Jeremy Siegel recalled the 1987 stock market plunge in an interview Thursday on CNBC's "Power Lunch."
The "Black Monday" crash, when the Dow Jones industrial average plunged 508 points, occurred 30 years ago Thursday.
"It was like a freight train ran everyone down," Siegel said. "That was the biggest one-day drop in history. It was double the next highest. … There has been nothing like it before or since that date."
The Wharton School finance professor explained how investors falsely believed they were insured against a market drop through the use of "portfolio insurance" products, which exacerbated the decline.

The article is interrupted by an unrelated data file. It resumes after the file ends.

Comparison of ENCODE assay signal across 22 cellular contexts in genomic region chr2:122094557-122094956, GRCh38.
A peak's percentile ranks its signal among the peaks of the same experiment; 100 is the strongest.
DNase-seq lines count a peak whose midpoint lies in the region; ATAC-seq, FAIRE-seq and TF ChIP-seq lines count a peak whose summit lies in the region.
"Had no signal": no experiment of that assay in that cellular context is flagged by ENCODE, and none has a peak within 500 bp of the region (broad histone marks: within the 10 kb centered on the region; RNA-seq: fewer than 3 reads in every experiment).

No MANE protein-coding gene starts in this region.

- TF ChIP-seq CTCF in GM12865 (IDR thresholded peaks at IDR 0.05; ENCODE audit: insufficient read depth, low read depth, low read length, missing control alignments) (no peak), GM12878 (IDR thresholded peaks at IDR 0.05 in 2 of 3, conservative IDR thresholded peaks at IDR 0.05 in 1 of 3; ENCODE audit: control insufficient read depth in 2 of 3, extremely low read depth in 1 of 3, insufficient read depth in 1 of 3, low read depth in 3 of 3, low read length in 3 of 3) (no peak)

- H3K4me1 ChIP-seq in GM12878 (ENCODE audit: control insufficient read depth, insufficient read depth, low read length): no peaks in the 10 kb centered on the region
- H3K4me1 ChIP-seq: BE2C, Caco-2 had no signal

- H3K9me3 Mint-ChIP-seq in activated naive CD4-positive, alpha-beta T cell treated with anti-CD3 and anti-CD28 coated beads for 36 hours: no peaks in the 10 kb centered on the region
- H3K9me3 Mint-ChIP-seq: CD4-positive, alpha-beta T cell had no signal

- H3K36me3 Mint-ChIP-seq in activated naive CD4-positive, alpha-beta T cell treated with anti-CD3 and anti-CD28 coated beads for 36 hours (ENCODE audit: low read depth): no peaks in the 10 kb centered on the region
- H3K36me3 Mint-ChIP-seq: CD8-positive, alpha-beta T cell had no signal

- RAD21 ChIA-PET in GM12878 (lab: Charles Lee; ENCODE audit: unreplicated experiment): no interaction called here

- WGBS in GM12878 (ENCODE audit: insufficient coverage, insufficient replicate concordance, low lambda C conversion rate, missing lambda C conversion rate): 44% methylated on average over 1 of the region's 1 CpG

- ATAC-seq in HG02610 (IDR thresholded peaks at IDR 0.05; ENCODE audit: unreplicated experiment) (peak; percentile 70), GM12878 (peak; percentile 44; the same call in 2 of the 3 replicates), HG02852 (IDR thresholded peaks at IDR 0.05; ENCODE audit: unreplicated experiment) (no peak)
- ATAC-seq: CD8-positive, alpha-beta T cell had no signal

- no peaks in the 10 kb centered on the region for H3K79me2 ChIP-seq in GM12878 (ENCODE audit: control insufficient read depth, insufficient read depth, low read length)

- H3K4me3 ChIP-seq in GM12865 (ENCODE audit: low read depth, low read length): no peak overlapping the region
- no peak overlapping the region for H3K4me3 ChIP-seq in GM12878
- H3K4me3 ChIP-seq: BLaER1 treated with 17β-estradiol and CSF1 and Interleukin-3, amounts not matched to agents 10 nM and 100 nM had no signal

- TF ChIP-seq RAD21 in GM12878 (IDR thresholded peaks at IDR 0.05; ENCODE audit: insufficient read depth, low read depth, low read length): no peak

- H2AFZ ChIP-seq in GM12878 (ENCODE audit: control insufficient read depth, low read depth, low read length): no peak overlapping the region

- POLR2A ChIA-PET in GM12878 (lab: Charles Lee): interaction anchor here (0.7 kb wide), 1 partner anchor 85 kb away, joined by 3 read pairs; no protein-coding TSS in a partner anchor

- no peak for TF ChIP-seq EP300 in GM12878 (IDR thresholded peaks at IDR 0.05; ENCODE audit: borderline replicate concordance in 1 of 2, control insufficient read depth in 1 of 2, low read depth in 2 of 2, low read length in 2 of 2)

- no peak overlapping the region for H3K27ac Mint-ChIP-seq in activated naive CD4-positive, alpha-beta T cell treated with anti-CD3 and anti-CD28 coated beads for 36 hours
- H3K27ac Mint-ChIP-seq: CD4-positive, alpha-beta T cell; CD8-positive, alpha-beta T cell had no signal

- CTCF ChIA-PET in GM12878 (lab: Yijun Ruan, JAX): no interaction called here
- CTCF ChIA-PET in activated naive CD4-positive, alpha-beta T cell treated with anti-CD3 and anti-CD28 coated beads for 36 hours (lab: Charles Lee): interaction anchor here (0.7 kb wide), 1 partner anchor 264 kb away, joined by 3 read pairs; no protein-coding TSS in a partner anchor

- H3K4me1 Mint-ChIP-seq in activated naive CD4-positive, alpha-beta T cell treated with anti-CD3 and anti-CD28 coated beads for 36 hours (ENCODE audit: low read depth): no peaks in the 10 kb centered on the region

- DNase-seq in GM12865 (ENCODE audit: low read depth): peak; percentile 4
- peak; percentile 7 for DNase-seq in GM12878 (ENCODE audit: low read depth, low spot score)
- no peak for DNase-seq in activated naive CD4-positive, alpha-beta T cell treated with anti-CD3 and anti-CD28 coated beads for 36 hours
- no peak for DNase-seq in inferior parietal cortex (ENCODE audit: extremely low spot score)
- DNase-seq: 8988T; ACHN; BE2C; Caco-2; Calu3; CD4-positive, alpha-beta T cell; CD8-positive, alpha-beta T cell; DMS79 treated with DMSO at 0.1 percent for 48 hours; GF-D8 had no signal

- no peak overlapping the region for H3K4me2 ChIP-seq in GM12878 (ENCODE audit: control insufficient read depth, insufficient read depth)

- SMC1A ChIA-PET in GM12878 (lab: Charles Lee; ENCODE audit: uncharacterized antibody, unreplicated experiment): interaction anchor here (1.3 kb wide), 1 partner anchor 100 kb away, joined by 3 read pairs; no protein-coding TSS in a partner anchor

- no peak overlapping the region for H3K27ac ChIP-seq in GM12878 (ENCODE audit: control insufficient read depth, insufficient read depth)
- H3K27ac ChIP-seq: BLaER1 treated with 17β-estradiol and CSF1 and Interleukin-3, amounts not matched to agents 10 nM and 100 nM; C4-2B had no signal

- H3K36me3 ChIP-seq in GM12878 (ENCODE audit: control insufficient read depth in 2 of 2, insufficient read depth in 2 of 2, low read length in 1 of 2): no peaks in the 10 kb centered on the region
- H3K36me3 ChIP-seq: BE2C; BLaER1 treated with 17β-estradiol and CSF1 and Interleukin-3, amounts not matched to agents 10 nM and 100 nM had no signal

The longtime bull also noted the strange coincidence of major historic crashes occurring in the same month. He cited the years 1929 and 1987.
"What's really amazing, a huge percent of crashes occur in the month of October," he said. That's "puzzling why October is seemingly the worst month."
Siegel is known for his bold bullish market predictions. His investing book, "Stocks for the Long Run," released in 1994 recommended investors take a long-term optimistic view on the stock market.
In July 2015, he said on CNBC that the Dow Jones industrial average could hit 20,000 by the end of that year. When it didn't by November, he reiterated his belief in Dow 20,000, but pushed his timeline to 2016. The Dow broke the mark on Jan. 25, 2017.
The Dow reached 23,000 for the first time on Tuesday.